This way Apple would not need to produce a fully equipped "mobile phone" and sell it via mobile network operators where the market entrance is difficult. They simply sell a mobile phone accessory which takes over the whole user interface. In addition they add to their .Mac service a voice over IP service to connect the iPod/iPhone/Airport/Mac to international phone networks at relatively low tariffs. May be Apple implements an IChat client for voice and video chats into the iPod too.

What do you think?
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post #17 of 27
Holy Bluetoothy!

The iPod phone will have to have it integrated internally.
If they have done all the work to design it into the phone, it only makes sense to include it internally on the iPod as well.

I wish Apple would partner with Alpine or Pioneer and create a car stereo that conforms to Apple human interface standards.

Slightly off topic but speaking of Bluetooth...I really want a bluetooth remote control that I can store in the Express card slot of the MacBook Pro.
post #18 of 27
Quote:
Originally Posted by MacGregor

Why would it look bulky? How big is a BT board? It could be the same width, thickness at the iPod and I bet add no more than 1/4 in the iPods length. It could be done so that it snapped into place and barely be noticeable. Besides built-in is not necessarily Apple-esque. Apple suggests bulky mics and FM tuners.

Anyway, if a built-in version was cheap enough, they might as well put them inside, I just think all of the above plugs should be easily designed to click on as needed to the bottom of the iPod. In this way you could modularize any config you want, like Lego's, but alot nicer looking, and if you don't want to do that, you don't have to.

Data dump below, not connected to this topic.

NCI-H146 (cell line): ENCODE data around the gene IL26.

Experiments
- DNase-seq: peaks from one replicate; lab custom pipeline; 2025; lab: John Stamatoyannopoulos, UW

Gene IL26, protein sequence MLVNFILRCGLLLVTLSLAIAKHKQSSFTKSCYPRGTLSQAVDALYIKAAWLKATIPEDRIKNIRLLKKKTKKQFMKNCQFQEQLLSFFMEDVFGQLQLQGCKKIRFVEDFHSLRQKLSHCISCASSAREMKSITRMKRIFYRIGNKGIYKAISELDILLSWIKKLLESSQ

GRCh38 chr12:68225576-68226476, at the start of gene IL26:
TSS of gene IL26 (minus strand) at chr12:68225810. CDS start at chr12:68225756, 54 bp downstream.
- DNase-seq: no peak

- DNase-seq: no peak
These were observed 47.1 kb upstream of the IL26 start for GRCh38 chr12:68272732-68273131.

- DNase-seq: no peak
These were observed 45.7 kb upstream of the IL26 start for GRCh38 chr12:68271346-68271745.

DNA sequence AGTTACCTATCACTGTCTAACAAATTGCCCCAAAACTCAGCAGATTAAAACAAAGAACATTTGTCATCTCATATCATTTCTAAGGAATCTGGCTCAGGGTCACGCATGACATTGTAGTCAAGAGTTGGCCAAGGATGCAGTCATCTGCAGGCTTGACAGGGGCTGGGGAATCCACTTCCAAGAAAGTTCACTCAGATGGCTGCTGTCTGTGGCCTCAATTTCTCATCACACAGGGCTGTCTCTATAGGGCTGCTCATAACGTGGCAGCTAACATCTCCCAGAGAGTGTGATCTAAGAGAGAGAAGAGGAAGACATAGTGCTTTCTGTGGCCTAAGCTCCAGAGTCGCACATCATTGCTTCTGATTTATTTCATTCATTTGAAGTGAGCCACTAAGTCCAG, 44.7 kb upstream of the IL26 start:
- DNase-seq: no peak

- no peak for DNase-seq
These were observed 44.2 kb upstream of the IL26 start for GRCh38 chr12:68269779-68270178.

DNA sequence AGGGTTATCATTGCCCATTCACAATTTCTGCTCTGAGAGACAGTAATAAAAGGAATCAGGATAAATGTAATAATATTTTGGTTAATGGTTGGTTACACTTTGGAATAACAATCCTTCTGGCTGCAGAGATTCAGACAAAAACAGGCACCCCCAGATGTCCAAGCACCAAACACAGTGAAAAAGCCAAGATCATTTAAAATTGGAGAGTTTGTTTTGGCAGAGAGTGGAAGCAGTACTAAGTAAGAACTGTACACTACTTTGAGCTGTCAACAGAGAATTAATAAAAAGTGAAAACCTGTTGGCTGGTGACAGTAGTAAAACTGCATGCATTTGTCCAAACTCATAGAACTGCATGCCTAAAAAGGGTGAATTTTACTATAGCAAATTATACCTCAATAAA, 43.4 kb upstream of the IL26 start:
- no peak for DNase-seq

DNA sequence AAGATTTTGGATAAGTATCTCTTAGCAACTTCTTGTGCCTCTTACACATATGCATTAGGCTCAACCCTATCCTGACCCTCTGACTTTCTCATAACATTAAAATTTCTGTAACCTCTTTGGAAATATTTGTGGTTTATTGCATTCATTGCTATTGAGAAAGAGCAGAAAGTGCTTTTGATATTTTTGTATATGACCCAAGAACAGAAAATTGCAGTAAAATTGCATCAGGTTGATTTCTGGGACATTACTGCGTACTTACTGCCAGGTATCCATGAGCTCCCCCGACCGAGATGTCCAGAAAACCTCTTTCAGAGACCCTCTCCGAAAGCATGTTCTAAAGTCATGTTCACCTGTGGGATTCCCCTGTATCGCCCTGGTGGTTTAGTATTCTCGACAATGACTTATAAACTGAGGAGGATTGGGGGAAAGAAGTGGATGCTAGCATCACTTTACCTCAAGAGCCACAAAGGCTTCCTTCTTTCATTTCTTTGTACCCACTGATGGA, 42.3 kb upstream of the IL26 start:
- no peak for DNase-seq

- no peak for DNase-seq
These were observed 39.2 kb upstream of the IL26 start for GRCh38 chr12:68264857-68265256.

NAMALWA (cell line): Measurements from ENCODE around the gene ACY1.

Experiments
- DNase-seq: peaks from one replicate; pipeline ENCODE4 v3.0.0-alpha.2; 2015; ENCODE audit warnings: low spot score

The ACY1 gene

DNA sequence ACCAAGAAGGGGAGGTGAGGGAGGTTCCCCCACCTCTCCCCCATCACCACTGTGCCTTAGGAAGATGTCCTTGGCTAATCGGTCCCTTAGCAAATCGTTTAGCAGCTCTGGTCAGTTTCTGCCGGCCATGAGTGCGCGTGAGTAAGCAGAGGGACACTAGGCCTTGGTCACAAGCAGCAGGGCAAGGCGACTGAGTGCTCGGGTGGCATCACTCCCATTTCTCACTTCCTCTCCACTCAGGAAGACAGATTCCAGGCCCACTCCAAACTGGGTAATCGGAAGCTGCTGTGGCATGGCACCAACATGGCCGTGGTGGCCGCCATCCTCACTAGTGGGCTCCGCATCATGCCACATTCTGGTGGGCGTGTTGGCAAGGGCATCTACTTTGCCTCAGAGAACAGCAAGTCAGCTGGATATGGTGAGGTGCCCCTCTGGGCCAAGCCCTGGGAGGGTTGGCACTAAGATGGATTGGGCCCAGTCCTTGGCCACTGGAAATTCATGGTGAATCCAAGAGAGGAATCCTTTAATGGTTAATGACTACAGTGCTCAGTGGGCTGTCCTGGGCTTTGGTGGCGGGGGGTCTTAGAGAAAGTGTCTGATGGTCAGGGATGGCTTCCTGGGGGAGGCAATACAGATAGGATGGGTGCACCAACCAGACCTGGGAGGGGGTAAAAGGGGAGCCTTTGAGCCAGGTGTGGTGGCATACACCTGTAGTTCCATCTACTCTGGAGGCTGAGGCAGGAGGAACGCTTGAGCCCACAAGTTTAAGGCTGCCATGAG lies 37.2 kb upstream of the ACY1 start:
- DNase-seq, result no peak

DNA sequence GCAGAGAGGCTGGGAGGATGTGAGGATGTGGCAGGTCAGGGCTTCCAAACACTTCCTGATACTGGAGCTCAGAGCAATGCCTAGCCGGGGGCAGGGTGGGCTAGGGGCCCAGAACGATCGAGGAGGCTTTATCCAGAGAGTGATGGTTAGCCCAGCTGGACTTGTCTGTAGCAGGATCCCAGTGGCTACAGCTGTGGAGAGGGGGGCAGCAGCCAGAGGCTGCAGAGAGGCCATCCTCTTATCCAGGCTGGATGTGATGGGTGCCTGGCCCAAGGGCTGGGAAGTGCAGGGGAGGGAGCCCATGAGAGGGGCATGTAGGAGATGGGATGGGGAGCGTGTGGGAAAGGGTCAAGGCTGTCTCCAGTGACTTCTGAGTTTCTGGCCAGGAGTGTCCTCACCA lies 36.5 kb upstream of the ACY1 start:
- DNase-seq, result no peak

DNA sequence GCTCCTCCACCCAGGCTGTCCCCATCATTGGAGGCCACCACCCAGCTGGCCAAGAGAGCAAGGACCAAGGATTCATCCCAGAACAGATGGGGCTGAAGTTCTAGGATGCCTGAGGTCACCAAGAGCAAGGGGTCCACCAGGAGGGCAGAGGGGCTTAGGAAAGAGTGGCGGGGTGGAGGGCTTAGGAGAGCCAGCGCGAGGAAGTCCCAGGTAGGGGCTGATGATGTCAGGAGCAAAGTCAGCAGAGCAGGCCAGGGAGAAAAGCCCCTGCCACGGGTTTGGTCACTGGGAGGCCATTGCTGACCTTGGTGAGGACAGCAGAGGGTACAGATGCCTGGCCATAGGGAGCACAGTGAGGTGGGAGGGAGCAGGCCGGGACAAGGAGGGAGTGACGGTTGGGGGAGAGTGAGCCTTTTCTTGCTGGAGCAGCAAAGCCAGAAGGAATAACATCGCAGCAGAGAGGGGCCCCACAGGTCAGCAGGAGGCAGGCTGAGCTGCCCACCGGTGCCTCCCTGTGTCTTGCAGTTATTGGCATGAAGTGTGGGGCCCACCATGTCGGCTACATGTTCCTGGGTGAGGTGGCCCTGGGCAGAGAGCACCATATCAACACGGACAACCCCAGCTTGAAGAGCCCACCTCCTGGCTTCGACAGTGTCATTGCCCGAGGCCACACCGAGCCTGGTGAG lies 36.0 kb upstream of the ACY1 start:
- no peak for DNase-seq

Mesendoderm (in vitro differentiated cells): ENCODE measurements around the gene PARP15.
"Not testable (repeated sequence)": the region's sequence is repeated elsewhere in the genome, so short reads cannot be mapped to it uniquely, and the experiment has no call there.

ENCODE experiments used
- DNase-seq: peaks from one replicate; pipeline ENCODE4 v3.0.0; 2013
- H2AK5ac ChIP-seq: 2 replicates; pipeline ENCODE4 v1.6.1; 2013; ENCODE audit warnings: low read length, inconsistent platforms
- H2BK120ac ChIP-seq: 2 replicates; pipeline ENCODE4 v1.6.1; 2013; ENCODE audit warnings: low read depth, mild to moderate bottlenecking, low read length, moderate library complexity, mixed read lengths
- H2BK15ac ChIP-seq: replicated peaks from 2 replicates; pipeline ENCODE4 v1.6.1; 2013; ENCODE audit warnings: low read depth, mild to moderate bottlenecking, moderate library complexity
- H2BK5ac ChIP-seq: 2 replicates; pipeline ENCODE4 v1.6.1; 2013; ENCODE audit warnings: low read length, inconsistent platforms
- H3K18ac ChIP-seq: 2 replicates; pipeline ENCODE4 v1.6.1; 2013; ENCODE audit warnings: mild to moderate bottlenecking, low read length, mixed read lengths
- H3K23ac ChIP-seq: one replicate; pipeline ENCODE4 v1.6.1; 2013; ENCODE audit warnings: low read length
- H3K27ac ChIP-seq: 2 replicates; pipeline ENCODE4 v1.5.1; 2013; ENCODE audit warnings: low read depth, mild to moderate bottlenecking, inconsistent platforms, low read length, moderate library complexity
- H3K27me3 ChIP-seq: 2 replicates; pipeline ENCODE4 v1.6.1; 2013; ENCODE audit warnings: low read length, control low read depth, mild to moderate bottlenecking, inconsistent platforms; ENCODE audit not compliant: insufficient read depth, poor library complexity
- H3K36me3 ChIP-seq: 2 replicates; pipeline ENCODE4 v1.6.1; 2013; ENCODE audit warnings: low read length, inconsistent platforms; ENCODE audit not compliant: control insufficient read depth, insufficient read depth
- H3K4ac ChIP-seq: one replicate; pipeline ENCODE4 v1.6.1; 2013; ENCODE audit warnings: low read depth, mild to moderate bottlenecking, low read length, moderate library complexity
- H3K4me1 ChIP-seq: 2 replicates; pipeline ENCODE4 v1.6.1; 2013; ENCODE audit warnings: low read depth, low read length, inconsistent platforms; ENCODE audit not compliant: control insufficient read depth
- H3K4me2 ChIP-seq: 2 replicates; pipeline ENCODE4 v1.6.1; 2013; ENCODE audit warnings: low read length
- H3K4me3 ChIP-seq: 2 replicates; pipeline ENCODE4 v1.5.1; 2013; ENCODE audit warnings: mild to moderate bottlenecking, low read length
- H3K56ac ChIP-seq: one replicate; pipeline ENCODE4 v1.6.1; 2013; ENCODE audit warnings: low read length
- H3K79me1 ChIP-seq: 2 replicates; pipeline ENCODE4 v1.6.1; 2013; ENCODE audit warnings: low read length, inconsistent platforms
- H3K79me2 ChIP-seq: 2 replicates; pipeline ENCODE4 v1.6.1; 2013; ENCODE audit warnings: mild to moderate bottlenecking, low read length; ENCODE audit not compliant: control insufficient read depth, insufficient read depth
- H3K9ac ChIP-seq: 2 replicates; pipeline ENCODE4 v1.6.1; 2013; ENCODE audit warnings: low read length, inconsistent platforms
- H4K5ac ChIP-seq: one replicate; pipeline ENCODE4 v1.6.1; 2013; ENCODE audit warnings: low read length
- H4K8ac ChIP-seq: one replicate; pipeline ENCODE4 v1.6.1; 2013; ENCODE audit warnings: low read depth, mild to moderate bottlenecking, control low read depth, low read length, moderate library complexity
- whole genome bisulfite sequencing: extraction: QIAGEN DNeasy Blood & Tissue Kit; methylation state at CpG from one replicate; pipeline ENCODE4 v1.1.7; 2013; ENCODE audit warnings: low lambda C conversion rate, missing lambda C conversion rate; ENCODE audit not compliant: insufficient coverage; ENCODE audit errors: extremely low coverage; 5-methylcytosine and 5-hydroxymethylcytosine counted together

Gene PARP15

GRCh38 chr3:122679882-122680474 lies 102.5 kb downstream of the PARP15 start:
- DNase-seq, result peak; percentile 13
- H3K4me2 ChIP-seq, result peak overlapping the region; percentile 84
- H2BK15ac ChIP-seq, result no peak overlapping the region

I remember when Apple first announced the retail strategy. Steve wanted people to take the product home with them. He wanted them to just open up the box and just start using the product.

Needless to say, not only is Apple [Steve Jobs] huge on presentation so it has to look appealing when you pull it out to use it, but also on having the product just work out of the box without any hassle of attachments.

Besides, from a sales point of view;

Zune for 299.99 with built in Bluetooth vs iPod for 299.99 with Bluetooth attachment for 49.99.

The additional 50 bucks is a lot to some people.
post #19 of 27
Quote:
Originally Posted by Johnny Mozzarella

Slightly off topic but speaking of Bluetooth...I really want a bluetooth remote control that I can store in the Express card slot of the MacBook Pro.